Van Ness Mausoleum

The Van Ness Mausoleum, designed by George Hadfield circa 1833, stands on a high knoll on one of the terraced hills of Georgetown's Oak Hill Cemetery. The Mausoleum was made as the family mausoleum for John Peter Van Ness; his wife, Marcia Burnes Van Ness; and their daughter and granddaughter.

Both the Van Ness family and George Hadfield were significant to the early history and development of Washington. John Van Ness was active in local politics and finance and Marcia Van Ness devoted much of her life to working for charitable institutions. George Hadfield was one of the first professional architects to practice in this country. His interpretation of classical prototypes for his design of the Van Ness Mausoleum resulted in one of the finest examples of Greek Revival architecture in DC.

Hadfield's design for this circular classical temple incorporates the Greek Doric order and Roman elements and was inspired by the Romantic Classical Revival movement that dominated American architecture during the first half of the nineteenth century. The mausoleum originally stood on the south side of H Street, NW, between 9th and 10th Streets. It was moved to its present site in Oak Hill Cemetery in late 1872 or early 1873.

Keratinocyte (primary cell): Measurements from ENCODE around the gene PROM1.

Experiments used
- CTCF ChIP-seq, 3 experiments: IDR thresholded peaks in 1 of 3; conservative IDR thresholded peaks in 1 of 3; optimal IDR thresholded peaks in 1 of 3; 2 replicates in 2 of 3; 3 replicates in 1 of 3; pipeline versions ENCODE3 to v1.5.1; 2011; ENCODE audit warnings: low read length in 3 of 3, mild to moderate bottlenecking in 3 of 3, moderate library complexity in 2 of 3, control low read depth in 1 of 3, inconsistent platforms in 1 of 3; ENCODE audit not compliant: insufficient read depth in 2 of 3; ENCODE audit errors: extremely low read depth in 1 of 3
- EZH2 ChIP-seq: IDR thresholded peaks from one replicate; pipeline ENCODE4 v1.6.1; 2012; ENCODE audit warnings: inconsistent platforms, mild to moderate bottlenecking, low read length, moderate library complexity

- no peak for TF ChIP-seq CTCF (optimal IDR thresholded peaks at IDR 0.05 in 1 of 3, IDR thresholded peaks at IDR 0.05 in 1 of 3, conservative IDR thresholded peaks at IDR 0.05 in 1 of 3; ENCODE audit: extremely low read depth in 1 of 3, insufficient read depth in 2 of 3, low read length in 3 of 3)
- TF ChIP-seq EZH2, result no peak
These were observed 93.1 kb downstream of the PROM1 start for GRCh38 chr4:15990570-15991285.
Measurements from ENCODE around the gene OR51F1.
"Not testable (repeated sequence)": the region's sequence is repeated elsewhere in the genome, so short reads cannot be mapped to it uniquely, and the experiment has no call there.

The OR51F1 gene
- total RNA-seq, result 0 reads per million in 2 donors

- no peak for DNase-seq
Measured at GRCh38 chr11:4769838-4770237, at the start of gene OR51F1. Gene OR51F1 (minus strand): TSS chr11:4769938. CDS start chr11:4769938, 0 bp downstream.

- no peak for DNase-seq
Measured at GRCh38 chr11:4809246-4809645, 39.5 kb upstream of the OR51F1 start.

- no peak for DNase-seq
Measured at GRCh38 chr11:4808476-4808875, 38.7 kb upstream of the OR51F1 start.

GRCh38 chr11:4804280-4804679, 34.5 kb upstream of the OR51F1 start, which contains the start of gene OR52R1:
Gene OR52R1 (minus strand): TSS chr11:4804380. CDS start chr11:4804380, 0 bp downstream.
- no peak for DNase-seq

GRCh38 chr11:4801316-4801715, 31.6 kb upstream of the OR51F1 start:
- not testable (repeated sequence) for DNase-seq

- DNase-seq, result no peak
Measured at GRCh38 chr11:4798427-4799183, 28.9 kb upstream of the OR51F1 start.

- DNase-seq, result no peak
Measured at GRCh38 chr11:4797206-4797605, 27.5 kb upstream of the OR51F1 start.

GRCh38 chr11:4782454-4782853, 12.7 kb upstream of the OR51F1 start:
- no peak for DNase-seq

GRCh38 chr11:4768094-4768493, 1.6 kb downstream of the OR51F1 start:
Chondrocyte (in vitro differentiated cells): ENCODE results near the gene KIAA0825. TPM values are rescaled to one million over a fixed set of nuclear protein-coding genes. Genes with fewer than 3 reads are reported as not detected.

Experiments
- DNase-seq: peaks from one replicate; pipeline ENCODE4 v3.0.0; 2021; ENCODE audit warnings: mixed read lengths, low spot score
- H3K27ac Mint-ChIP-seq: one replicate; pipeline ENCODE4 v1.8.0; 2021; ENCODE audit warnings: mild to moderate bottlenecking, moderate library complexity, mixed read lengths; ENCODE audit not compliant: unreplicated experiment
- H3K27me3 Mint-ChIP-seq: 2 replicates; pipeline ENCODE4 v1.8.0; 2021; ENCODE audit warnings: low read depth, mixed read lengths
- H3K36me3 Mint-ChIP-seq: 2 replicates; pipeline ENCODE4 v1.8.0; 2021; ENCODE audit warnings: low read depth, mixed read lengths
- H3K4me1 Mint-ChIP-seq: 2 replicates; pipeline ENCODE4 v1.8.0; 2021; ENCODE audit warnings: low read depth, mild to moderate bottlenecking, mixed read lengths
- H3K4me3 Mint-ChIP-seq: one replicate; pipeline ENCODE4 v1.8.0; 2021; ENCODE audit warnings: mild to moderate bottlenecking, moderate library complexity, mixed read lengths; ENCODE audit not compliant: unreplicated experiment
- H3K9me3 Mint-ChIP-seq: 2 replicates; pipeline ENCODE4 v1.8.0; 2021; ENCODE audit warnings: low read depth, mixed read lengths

DC Inventory: November 8, 1964 (Joint Committee on Landmarks)
National Register: December 17, 1982



Oak Hill Cemetery, 30th & R Streets, NW